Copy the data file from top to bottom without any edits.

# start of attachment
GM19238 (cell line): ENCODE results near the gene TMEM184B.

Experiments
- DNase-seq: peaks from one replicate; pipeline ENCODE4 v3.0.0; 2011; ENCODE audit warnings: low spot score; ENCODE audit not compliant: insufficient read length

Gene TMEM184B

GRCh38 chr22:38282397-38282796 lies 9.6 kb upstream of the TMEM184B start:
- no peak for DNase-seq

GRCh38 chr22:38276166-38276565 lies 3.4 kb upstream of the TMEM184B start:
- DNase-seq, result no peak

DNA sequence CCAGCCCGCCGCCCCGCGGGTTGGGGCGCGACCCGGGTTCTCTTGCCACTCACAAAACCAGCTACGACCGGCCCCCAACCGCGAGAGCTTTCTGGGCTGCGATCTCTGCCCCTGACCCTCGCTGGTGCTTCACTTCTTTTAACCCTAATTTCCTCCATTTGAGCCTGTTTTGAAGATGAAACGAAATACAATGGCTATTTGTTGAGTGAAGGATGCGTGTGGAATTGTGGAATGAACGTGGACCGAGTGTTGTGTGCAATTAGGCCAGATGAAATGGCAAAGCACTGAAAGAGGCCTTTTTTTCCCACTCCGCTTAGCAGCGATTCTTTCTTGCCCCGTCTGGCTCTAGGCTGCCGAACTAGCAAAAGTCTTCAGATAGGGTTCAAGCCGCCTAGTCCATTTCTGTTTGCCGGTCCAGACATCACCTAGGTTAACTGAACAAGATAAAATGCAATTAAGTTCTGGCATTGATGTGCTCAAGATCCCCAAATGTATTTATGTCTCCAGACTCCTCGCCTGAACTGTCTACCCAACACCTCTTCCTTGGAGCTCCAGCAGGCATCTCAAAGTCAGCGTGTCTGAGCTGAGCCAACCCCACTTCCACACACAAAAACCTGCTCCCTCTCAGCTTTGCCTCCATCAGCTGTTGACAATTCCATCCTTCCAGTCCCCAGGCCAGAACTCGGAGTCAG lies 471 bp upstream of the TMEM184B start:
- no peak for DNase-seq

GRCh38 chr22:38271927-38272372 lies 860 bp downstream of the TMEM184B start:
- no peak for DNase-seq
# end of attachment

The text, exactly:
GM19238 (cell line): ENCODE results near the gene TMEM184B.

Experiments
- DNase-seq: peaks from one replicate; pipeline ENCODE4 v3.0.0; 2011; ENCODE audit warnings: low spot score; ENCODE audit not compliant: insufficient read length

Gene TMEM184B

GRCh38 chr22:38282397-38282796 lies 9.6 kb upstream of the TMEM184B start:
- no peak for DNase-seq

GRCh38 chr22:38276166-38276565 lies 3.4 kb upstream of the TMEM184B start:
- DNase-seq, result no peak

DNA sequence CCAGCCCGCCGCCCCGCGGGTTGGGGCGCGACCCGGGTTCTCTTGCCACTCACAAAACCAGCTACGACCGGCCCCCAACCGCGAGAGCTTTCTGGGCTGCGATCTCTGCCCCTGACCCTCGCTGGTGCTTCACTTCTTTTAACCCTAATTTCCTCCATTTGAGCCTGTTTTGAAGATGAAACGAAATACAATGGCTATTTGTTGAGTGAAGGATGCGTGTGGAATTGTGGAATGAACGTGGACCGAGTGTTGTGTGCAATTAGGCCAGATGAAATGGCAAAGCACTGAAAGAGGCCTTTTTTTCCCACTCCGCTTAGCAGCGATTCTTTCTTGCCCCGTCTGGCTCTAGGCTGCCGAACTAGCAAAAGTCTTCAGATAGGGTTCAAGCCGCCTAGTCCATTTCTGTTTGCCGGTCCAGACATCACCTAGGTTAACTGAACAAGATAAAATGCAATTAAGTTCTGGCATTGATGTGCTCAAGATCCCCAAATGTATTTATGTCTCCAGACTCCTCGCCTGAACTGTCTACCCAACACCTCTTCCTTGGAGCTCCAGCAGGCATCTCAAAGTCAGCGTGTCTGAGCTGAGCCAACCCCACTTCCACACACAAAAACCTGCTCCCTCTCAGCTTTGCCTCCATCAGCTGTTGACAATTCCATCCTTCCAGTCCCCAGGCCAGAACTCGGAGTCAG lies 471 bp upstream of the TMEM184B start:
- no peak for DNase-seq

GRCh38 chr22:38271927-38272372 lies 860 bp downstream of the TMEM184B start:
- no peak for DNase-seq